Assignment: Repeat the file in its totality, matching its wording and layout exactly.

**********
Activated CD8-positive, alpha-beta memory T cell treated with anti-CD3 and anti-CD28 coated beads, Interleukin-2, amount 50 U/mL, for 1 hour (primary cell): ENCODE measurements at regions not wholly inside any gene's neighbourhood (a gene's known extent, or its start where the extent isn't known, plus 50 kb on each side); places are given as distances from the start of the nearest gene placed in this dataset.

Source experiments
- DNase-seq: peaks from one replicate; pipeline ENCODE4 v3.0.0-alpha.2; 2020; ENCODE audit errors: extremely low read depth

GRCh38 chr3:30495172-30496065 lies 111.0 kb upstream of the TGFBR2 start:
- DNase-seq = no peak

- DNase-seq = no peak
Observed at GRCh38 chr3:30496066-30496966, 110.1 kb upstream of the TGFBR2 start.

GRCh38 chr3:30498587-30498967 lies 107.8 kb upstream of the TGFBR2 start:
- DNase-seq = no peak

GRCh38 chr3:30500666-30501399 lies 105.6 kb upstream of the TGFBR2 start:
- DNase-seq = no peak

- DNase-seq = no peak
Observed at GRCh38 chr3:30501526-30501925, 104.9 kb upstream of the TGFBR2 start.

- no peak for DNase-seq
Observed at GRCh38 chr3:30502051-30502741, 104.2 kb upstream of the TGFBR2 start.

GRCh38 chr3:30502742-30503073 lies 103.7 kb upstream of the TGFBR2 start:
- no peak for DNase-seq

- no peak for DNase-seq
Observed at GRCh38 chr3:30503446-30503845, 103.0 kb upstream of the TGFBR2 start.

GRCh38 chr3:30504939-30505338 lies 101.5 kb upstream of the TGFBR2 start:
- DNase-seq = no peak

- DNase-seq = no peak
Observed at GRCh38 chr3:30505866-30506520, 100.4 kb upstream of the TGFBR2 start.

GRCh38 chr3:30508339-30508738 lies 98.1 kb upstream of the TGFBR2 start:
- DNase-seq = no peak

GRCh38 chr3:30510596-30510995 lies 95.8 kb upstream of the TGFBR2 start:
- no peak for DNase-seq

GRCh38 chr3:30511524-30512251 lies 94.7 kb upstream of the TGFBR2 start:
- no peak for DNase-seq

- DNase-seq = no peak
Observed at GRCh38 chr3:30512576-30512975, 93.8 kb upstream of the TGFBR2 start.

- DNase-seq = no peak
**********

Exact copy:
Activated CD8-positive, alpha-beta memory T cell treated with anti-CD3 and anti-CD28 coated beads, Interleukin-2, amount 50 U/mL, for 1 hour (primary cell): ENCODE measurements at regions not wholly inside any gene's neighbourhood (a gene's known extent, or its start where the extent isn't known, plus 50 kb on each side); places are given as distances from the start of the nearest gene placed in this dataset.

Source experiments
- DNase-seq: peaks from one replicate; pipeline ENCODE4 v3.0.0-alpha.2; 2020; ENCODE audit errors: extremely low read depth

GRCh38 chr3:30495172-30496065 lies 111.0 kb upstream of the TGFBR2 start:
- DNase-seq = no peak

- DNase-seq = no peak
Observed at GRCh38 chr3:30496066-30496966, 110.1 kb upstream of the TGFBR2 start.

GRCh38 chr3:30498587-30498967 lies 107.8 kb upstream of the TGFBR2 start:
- DNase-seq = no peak

GRCh38 chr3:30500666-30501399 lies 105.6 kb upstream of the TGFBR2 start:
- DNase-seq = no peak

- DNase-seq = no peak
Observed at GRCh38 chr3:30501526-30501925, 104.9 kb upstream of the TGFBR2 start.

- no peak for DNase-seq
Observed at GRCh38 chr3:30502051-30502741, 104.2 kb upstream of the TGFBR2 start.

GRCh38 chr3:30502742-30503073 lies 103.7 kb upstream of the TGFBR2 start:
- no peak for DNase-seq

- no peak for DNase-seq
Observed at GRCh38 chr3:30503446-30503845, 103.0 kb upstream of the TGFBR2 start.

GRCh38 chr3:30504939-30505338 lies 101.5 kb upstream of the TGFBR2 start:
- DNase-seq = no peak

- DNase-seq = no peak
Observed at GRCh38 chr3:30505866-30506520, 100.4 kb upstream of the TGFBR2 start.

GRCh38 chr3:30508339-30508738 lies 98.1 kb upstream of the TGFBR2 start:
- DNase-seq = no peak

GRCh38 chr3:30510596-30510995 lies 95.8 kb upstream of the TGFBR2 start:
- no peak for DNase-seq

GRCh38 chr3:30511524-30512251 lies 94.7 kb upstream of the TGFBR2 start:
- no peak for DNase-seq

- DNase-seq = no peak
Observed at GRCh38 chr3:30512576-30512975, 93.8 kb upstream of the TGFBR2 start.

- DNase-seq = no peak